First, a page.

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Atlas (Netflix) Film Review: Robotically Written

Jennifer Lopez in Atlas

Atlas’s unoriginality is laid bare with no other elements to foster immersion, and the end result is a movie that feels lost in the vacuum of space.

Director: Brad Peyton
Genre: Action, Drama, Sci-Fi
Run Time: 118′
Global Release: May 24, 2024
Where to watch: Netflix

Science fiction is a wonderful genre. It is rich with creative stories, exploring the possibilities of advanced technology, and using that to discuss topics about humanity and other philosophical ideas. And then there’s Atlas.

Directed by Brad Peyton, Atlas takes place in a future with advanced AI technology. Unfortunately, one of the AI named Harlan (Simu Liu, of Shang-Chi) rebels against humanity and starts wreaking havoc. Meanwhile, Atlas Shepherd (Jennifer Lopez, of Shotgun Wedding) is a misanthropic analyst who volunteers on a mission to capture Harlan. When the mission goes off rails, she has to survive by teaming up with a military AI, Smith (Gregory James Cohan, of A Little Water), despite her reservations.

Now you might be saying, “this looks far too clichéd! The plot beats and character arcs have been done way too many times in not just sci-fi stories, but in stories in general! Without any originality, why is there any reason to go see this movie?” And Atlas does give off that impression at first glance.

There is no punchline there, because that’s 100% correct.

Unoriginality does not break a film. I reviewed plenty of films that have employed cliché after cliché, and still been an enjoyable time. But when a movie does nothing to distract me from that unoriginality, that’s when it becomes a problem, and such is the case with Atlas. There were many things Atlas could have tried. It could have attempted to work on sheer star power, be self-aware of its unoriginality and aim for simple catharsis instead, or just pour everything into being a predictable but beautiful looking art piece. Yet it fails at all of those.

Atlas had the potential to be an engaging character. Jennifer Lopez is clearly giving it her all, and her overcoming misanthropy and learning to open up her shell could have been a relatable story to follow. However, that process never really feels organically laid out. From the start, her backstory and personal issues are laid out by two other characters talking about her, instead of letting an actual interaction between her and other characters display that to the audience.

Jennifer Lopez in Atlas
Jennifer Lopez as Atlas Shepherd in Atlas (Netflix © 2024)

Her learning to trust through interaction with an AI also had good potential, but the dialogue between them feels downright AI generated with how predictable it is. The characters have to open up to each other in order to maximize their performance, but all this does is lay out Atlas’s character arc in an even more contrived manner, as at one point she’s literally forced to exposit her backstory for the sake of plot. And their friendship never goes beyond the 90s buddy cop movie routine.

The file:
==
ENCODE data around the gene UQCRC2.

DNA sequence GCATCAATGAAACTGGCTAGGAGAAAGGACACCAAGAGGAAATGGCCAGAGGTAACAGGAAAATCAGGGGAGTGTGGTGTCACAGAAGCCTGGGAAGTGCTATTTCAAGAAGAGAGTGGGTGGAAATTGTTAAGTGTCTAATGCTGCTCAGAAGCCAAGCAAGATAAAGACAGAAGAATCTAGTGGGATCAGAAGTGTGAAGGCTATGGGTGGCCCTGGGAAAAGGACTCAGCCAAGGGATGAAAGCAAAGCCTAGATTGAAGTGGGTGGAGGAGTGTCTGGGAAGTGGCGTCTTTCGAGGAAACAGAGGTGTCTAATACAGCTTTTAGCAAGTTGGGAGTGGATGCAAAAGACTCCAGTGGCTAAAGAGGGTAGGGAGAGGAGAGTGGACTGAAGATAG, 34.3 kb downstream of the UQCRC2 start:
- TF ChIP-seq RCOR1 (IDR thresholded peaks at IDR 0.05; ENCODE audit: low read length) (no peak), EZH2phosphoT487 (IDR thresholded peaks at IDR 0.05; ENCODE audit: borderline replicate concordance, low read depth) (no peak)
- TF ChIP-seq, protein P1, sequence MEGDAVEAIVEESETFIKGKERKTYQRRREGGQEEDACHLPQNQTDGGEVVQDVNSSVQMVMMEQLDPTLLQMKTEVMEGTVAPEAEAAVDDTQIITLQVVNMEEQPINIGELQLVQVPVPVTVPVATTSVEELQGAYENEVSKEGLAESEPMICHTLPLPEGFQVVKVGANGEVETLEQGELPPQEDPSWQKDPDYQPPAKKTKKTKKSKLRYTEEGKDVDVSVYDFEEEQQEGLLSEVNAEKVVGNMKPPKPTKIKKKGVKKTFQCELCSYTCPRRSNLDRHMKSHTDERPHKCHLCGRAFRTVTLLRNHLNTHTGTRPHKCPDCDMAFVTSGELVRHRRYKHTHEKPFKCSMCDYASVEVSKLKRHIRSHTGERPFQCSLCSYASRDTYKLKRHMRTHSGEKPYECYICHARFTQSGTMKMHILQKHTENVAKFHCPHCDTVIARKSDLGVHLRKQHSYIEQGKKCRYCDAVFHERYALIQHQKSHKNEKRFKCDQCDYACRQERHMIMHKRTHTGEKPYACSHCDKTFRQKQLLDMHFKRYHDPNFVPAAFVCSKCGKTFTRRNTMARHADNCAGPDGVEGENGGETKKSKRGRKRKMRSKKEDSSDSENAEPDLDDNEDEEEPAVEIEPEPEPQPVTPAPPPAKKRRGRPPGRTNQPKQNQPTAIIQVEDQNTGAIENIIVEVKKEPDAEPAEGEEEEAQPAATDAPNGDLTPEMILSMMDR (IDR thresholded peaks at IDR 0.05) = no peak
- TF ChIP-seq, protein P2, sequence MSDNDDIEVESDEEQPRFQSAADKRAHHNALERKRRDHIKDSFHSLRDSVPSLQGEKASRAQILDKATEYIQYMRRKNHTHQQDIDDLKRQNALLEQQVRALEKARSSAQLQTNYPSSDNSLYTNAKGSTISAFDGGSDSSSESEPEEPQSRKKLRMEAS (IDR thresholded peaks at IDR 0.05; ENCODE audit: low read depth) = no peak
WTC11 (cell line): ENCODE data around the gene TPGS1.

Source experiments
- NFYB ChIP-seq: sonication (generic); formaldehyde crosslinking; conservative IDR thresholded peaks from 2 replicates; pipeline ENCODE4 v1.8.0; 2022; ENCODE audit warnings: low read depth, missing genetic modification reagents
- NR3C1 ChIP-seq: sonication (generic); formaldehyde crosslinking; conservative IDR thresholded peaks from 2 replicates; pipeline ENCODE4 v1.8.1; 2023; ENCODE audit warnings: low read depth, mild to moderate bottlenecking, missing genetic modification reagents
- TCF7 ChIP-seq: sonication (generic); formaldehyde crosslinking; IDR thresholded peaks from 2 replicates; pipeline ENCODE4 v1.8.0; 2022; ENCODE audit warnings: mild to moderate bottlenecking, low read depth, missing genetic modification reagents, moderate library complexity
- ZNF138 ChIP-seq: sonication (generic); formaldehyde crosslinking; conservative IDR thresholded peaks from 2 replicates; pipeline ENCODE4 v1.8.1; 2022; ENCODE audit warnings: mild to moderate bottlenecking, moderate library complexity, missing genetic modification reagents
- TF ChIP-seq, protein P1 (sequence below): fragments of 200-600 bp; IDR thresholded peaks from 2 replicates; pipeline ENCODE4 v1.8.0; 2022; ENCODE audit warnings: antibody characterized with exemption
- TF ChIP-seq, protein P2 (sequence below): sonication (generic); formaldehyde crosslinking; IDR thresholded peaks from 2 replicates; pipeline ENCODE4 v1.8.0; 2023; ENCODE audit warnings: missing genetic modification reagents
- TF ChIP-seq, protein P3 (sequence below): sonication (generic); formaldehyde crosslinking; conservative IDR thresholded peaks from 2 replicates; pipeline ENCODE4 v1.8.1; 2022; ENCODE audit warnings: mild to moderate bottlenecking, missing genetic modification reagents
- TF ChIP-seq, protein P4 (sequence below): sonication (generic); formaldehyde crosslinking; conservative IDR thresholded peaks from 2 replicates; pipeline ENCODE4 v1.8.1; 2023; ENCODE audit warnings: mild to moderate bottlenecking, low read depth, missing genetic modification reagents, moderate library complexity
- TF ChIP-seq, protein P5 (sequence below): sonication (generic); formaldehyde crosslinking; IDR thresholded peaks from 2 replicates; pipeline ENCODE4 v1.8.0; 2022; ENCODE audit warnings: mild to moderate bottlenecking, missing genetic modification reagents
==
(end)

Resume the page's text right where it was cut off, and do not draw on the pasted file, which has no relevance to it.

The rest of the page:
And on the other side, we have our main villain Harlan. On paper his relationship with Atlas seems interesting, but it is never really explored outside of one short dialogue scene. The rest of the time, he felt like Simu Liu was taking his James Bond villain audition with this movie, as any emotional or personal connection with Atlas that could have made him interesting is shoved aside by his hamminess. His motivation mainly comes down to “humans are self-destructive so destroying them will save the world.” I get that we suck a lot of times, but I don’t need a movie to remind me of that when so many sci fi stories have done it before.

Of course, it could have attempted to wow the audience by its design work alone. After all, sci fi is rife with potentially mesmerizing, imaginative, and exciting worlds. Unfortunately, while Atlas’s effects may look impressive for a Youtube Red original film, it simply does not cut it. Objects feel far too floaty in their environments, especially with the mech suits. (Yes, because we always have to check off that sci fi cliché as well.) They simply do not carry the weight or momentum that would be natural for them, making it too obvious it is CG. Not to mention the actual technology or places shown remain as common as a google image search for “sci fi world.”

Perhaps one or two of these unoriginal issues may not have been a problem. But when I look around and see absolutely nothing that allows the film to stand out, then there is no reason for me excuse it. I realize at this point, sci fi is an especially difficult genre to make original. But that doesn’t mean you should give up entirely. Someone should have realized they needed something more than what they had in order for this film to stand out, or at least not make me feel like I threw away two hours of my time. As it is, Atlas is a film that gives me very few things to even write about, and even less of a reason to go back to it.

Atlas will be available to stream on Netflix on May 24, 2024.

Atlas: Trailer (Netflix)
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